“Secrets” to the Code

NBC Dateline is showing “Secrets to the Code” right now, and it’s a laugh-a-minute marathon as they attempt to give some credence to The Da Vinci Code’s thin attempts at authority by sensationalizing tenuous historical fabrications with effects-laden eye candy, while giving prime interview airtime to fringe historians with limp-wristed ideas on manuscript evidence and strong sympathies to Gnostic writings of little factual value.

Most amusing moments so far:

– “The forms of Jesus and “Mary Magdalene” in Da Vinci’s painting form a letter M! Clearly a sign that they were Married!!!”

– “The scriptures are silent on whether Jesus was married or not. And silence is <pregnant pause> PREGNANT!!!”


The documentary has pretty much only its conclusion to commend it, when it goes back on its entire sensational premise by showing the same interviewees refuting it.

More from The Narrow, and my Da Vinci Code Roundup has everything else I have to say on this laughable farce of overhyped historical fiction. And you can forward that to Stone Phillips.


  1. The Glorious Atheist says:

    The fact that this piece of fiction terrifies you and many other Christians so much is amusing as hell. Any honest historian will admit that much of our knowledge of events that happened 2000 years ago is anything but concrete and absolute. Point being, nobody really knows. But if you’re going to claim this fear mogering faith as your own, have some conviction in it. Just because someone calls you stupid or ugly, does it make it true? Easy on the knee jerk defensive posturing.

  2. Paulo says:

    Terrified? You wish. I’m as amused at it as you are at us, and this as a quirk of ephemeral popular culture in the context of faith in these modern days. Just as I’m amused at tired, old phrases like “nobody really knows” and “pathetic, fear-mongering faith” which secularists trot out when they have no real data.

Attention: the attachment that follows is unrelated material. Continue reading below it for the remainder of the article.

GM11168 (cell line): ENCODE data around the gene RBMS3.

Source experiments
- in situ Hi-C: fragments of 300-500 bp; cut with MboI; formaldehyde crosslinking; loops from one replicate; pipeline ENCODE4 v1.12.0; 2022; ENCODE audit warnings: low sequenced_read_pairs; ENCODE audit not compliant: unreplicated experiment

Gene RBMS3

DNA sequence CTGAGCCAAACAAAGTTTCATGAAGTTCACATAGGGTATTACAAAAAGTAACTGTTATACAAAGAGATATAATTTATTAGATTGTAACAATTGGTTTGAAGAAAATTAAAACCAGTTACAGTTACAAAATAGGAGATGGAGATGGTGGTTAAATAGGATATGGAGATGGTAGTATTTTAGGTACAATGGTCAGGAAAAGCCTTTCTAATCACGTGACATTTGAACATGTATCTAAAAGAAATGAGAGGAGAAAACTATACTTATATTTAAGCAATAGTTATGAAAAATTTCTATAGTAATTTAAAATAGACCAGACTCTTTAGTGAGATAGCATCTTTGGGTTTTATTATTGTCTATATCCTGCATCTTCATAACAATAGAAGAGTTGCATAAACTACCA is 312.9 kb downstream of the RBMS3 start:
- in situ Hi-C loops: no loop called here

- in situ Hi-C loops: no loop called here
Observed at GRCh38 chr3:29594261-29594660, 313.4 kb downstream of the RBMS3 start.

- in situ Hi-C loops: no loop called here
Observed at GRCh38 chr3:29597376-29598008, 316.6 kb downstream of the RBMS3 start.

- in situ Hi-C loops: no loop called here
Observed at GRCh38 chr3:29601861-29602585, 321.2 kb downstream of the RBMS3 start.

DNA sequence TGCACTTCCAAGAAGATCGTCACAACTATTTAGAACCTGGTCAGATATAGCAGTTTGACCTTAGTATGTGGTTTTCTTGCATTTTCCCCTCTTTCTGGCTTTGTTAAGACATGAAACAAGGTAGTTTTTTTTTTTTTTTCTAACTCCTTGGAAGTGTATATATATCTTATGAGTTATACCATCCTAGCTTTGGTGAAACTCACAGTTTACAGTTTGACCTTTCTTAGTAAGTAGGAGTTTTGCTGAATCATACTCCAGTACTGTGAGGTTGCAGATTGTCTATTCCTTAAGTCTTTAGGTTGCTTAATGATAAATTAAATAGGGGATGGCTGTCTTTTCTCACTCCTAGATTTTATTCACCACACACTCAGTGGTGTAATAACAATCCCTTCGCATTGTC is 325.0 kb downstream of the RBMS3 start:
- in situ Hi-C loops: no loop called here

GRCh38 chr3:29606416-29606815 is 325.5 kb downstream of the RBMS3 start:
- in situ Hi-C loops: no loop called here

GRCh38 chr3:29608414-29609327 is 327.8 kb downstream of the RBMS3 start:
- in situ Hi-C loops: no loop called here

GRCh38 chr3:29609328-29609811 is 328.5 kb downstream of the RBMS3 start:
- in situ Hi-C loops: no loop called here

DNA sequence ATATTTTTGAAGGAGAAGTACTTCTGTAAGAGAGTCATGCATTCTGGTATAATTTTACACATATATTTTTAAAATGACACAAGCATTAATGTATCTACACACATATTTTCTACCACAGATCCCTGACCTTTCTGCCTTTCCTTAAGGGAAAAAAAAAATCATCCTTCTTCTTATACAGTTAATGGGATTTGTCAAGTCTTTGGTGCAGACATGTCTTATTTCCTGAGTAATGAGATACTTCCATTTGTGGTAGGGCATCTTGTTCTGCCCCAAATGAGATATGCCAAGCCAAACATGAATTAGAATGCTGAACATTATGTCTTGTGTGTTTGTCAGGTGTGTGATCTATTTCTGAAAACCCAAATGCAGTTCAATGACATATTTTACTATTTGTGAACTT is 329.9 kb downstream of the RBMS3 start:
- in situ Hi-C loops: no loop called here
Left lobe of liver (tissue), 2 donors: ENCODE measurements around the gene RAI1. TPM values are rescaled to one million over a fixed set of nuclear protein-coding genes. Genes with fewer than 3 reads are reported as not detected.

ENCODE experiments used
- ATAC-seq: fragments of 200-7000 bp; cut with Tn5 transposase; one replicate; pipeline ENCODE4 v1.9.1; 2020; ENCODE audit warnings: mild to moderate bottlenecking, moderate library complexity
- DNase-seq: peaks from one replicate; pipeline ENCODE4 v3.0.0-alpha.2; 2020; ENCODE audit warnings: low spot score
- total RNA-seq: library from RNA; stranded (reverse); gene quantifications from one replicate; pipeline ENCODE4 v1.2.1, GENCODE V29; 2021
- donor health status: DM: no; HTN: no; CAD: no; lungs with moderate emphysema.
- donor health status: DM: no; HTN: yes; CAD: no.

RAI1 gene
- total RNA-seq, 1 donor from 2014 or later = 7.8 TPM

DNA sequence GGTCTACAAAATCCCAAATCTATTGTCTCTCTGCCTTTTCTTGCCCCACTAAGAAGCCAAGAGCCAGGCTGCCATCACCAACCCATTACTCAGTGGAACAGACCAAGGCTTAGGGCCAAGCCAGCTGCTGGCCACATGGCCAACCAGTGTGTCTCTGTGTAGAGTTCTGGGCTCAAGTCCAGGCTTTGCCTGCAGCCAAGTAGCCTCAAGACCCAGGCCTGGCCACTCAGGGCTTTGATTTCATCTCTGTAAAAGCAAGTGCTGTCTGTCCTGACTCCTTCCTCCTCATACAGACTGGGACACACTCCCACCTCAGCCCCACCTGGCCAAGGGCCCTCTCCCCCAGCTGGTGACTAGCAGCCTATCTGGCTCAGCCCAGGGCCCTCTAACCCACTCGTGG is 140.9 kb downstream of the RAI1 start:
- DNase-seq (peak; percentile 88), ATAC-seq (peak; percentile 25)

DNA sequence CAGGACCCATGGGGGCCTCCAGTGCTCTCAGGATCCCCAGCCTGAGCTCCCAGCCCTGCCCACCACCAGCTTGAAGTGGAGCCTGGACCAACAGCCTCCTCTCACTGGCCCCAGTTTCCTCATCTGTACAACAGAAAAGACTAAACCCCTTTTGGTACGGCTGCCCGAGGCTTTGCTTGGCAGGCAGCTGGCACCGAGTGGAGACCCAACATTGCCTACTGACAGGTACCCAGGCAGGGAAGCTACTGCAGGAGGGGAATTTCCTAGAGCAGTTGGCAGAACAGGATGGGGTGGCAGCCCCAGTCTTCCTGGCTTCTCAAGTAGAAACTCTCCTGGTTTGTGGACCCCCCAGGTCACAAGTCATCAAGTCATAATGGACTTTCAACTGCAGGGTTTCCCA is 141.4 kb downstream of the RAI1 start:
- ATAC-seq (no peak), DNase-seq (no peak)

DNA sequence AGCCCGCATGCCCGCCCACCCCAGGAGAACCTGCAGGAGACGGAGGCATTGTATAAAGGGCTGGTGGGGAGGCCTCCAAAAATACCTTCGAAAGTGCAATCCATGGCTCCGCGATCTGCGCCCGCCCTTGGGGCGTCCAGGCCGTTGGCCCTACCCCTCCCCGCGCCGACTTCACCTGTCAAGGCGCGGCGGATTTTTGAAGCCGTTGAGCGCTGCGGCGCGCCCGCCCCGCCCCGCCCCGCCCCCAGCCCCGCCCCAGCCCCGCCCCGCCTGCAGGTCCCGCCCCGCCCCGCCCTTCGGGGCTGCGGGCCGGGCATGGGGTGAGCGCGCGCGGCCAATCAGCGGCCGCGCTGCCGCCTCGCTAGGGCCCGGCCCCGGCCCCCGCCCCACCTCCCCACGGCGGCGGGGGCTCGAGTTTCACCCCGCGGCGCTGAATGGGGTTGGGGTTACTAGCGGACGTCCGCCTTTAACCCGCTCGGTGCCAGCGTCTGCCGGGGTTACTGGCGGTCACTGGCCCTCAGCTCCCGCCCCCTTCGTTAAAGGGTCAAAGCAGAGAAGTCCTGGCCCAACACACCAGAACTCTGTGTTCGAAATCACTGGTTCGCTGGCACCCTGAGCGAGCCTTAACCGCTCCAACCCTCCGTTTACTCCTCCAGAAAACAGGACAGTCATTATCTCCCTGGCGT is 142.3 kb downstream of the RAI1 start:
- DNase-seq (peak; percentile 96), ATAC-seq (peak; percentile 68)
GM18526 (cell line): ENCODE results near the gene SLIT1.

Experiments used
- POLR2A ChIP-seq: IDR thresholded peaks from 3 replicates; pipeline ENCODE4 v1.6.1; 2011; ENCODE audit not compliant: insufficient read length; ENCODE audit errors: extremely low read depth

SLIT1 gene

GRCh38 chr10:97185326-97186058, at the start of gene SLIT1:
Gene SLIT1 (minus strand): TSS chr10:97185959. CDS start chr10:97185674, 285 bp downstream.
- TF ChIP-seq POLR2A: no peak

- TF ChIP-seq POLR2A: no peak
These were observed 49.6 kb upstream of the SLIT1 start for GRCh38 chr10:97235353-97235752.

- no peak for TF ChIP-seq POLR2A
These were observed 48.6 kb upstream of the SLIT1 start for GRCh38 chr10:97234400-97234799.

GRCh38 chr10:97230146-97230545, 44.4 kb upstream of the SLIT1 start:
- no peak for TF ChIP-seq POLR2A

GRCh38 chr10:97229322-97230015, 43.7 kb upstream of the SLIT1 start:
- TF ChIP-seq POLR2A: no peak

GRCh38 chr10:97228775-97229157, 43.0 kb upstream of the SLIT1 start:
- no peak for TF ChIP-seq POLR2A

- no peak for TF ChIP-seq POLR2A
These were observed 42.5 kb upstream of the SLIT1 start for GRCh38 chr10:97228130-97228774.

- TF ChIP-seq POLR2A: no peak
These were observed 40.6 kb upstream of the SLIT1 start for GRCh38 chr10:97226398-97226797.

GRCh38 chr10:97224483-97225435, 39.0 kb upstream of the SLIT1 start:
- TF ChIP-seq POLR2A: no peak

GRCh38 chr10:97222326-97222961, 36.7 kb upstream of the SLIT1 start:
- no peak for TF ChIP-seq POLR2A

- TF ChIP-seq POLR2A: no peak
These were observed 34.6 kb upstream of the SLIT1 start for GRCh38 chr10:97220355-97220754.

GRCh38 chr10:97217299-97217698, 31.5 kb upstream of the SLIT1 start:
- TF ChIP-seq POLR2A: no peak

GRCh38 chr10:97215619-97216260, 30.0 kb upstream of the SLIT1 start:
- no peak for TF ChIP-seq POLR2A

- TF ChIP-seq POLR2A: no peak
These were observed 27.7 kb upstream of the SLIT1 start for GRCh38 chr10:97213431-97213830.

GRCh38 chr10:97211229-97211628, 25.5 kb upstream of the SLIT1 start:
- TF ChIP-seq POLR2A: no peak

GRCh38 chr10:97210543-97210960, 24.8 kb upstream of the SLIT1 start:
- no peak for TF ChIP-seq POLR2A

Secular historians may not be sure of exact events, but they do rely on the earliest and most reliable documents they can find to figure out what people believed, and what we’ve found so far: (1) Jesus existed, lived, and died, according to eyewitness accounts, and (2) he wasn’t married, according to eyewitness accounts.

    Atheist, Christian, or otherwise as one may be, there are facts which exist regardless of the ramblings of conspiracy-obsessed historical revisionists. That’s what I’m concerned about, not the Da Vinci Code’s superficial effect on issues of faith.

  3. Ernest King says:


    All this talk and reporting about “The Da Vinci Code” is giving me a pain. No one is really talking about the truth behind the “Bible” and Jesus. Why is there not a “out-cry” for the Vatican to open its’ vaults for public inspection. What about other authors that have written on this same subject (The Bible Fraud by Tony Bushby) for example. As a Sociology I find it very interesting that “no one” really about the facts that the Bible is not the word of a god or any other supreme being. No one looks at the “real” and “true” history of how the Bible was put together and if the “so-called” history is true. We must remember that “history is written by the victor!”

    I would challenge reporters to contact Tony Bushby and look into the connections with his book, “The Bible Fraud” and see if there is any truth into Dan Brown’s book, “The Da Vinci Code.”

    QUIT SIDE-STEPPING REAL FACTS AND TRUTH!!!!!!!! If the writings in the Bible are lies, then let the truth be known!

    E. King

  4. Paulo says:

    The facts are known to any sensible historian, and the earliest and most reliable documents are clear. Revisionist writers like Dan Brown and Tony Bushby are either deluded or blantantly lying.

    Jesus was not married to Mary Magdalene and did not have children by her. He was not an Essene or a Nazirite, nor was he associated with the any of the later Gnostic cults.

    The biblical canon was not manipulated by Constantine or the monks, but was determined through what the early church held as accepted authority, an authority later formalized in various Councils.

    There are no “secret” gospels locked in “secret” Roman vaults. Various archaeologists and historians have come across “lost” gospels in the past, such as the Nag Hammadi scrolls. Most are agreed in dismissing the authenticity of most of these documents as Gnostic forgeries and fictions with little actual historical value outside of cultural study of these later fringe groups.

    Those who continue to foment “Da Vinci Code”-like theories do so because they know that their conspiracy-obsessed audience will continue to dish out cash to satisfy their own paranoid fantasies about an evil church and a divergent historical fiction.